FOURTH DAY           READ MATTHEW 6:24‑34              GOSPEL

(“You cannot give yourself to God and money.”)

 

  1. What can no man do and what are the two things we cannot serve together?   Matthew 6:24

 

  1. What is the root of all evil? 1 Timothy 6:10

 

  1. What is the warning given in Matthew, what is more important than food, and what is more valuable than clothes?

Matthew 6:25

 

  1. In Matthew 6:26, at what does he tell us to look, what do the birds do for their food, and who feeds them?

 

  1. What is the question he asks in Matthew 6:26?

 

Personal ‑ Refer back to Isaiah 43:4 to see how important you are to the Lord. Do you look at yourself as Jesus does? How do you look at yourself? Reflect on this.

 

  1. Read Matthew 6:27-28 about worrying. What does God’s Word say about worrying, and what about the wild flowers?

 

  1. Who was not in all his splendor arrayed like the flowers of the fields, and what happens to the grass of the fields? Matthew 6:29-30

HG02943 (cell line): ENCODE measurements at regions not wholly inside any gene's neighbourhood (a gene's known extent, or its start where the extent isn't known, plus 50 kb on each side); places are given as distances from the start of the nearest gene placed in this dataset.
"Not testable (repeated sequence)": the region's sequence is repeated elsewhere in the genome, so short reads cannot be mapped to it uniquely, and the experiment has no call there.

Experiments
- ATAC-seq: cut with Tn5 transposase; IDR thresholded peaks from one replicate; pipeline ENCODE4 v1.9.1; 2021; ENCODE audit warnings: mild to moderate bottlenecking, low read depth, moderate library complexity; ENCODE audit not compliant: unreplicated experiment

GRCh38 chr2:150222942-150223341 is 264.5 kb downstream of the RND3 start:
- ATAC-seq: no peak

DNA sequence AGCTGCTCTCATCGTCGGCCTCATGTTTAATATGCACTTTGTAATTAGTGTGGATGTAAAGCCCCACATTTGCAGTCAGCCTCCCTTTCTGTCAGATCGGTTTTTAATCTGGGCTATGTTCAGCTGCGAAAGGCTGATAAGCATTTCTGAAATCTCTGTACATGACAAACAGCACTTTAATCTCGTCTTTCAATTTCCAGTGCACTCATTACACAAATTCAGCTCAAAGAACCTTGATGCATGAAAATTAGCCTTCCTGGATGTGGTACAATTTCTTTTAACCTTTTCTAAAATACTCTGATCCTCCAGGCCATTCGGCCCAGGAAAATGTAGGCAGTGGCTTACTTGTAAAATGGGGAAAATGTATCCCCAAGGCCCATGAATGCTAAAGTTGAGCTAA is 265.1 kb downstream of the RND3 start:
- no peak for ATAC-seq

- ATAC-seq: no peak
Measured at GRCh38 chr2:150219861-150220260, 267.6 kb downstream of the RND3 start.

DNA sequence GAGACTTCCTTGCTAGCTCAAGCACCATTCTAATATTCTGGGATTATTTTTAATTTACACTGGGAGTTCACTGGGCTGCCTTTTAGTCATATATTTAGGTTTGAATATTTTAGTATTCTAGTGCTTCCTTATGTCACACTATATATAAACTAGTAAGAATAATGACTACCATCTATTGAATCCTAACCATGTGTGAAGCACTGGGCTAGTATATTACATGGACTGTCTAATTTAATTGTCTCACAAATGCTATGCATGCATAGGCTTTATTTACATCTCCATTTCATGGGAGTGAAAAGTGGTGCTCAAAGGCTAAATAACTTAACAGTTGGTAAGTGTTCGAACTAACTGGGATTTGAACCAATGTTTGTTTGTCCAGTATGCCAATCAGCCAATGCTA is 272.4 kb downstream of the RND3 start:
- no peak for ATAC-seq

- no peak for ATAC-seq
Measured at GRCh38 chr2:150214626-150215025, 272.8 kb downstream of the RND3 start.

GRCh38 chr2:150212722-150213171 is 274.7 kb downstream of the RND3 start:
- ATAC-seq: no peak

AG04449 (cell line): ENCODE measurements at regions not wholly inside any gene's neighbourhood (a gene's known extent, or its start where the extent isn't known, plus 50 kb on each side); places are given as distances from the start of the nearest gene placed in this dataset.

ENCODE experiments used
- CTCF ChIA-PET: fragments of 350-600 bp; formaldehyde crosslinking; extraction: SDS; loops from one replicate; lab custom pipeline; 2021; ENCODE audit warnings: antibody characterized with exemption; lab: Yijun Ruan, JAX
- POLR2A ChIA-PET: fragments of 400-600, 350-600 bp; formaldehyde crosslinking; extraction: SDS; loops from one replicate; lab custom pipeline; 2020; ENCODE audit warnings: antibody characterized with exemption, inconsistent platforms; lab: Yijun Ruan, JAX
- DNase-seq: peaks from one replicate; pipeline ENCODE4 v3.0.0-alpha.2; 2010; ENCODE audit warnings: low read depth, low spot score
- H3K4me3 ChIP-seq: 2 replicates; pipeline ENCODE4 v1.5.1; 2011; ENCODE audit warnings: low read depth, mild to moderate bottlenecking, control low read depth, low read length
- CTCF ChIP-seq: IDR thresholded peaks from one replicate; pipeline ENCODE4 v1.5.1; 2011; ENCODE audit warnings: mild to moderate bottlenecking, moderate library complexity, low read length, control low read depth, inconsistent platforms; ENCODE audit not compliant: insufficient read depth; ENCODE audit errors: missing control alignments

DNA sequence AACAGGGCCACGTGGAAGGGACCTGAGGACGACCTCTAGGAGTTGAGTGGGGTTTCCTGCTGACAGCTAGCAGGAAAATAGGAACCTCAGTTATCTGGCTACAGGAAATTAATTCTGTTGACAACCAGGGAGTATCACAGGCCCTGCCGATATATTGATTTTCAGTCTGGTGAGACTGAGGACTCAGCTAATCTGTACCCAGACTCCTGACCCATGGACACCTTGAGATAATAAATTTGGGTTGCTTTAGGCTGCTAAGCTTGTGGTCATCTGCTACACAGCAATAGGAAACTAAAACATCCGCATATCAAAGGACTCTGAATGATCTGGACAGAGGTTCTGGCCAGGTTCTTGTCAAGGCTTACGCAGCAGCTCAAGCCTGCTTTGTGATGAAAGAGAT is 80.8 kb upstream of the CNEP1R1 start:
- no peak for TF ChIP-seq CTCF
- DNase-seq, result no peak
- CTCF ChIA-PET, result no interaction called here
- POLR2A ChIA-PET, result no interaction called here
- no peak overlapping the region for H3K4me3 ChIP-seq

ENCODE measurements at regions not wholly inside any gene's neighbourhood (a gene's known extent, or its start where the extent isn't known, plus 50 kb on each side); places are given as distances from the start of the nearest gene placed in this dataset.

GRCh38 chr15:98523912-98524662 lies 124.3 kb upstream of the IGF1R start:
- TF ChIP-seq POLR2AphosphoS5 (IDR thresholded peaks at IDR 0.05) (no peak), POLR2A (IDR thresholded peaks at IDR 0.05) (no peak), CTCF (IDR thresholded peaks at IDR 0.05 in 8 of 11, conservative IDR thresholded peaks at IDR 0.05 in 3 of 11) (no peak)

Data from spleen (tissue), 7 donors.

1. About what three necessities should we NOT worry? Matthew 6:31

1.

 

2.

 

3.

 

  1. Who is always running after these things, and who knows all that we need?   Matthew 6:32

 

  1. What two things are we to seek first? Matthew 6:33

 

1.

 

2.

 

  1. What will be given us if we do the above, and what does Jesus say about tomorrow and today? Matthew 33-34

 

Personal ‑ Do you spend too much of your time worrying about the roof over your head, the food on your table, and the clothes on your back? Take one day this week and make yourself aware of how much time you spend doing this. Bring this before your heavenly Father.

 

FIFTH DAY           READ PSALM 62:2‑3, 6‑9

 

(“Only in God is my soul at rest.”)

 

Read and meditate on Psalm 62:2‑3, 6-9.

 

What is the Lord saying to you personally through the Psalm?

 

How can you apply this to your life?

 

SIXTH DAY         READ ALL OF THE COMMENTARY

ISAIAH 49:14‑15

The people of Israel thought that God had deserted and forgotten them while they were in captivity in Babylon. Today’s passage points out that God is like a loving Father who would never leave his child under any condition. God is telling us that he has each one of our names stamped on the palms of his hands. The people realized that their own sinfulness had brought about much of their captivity.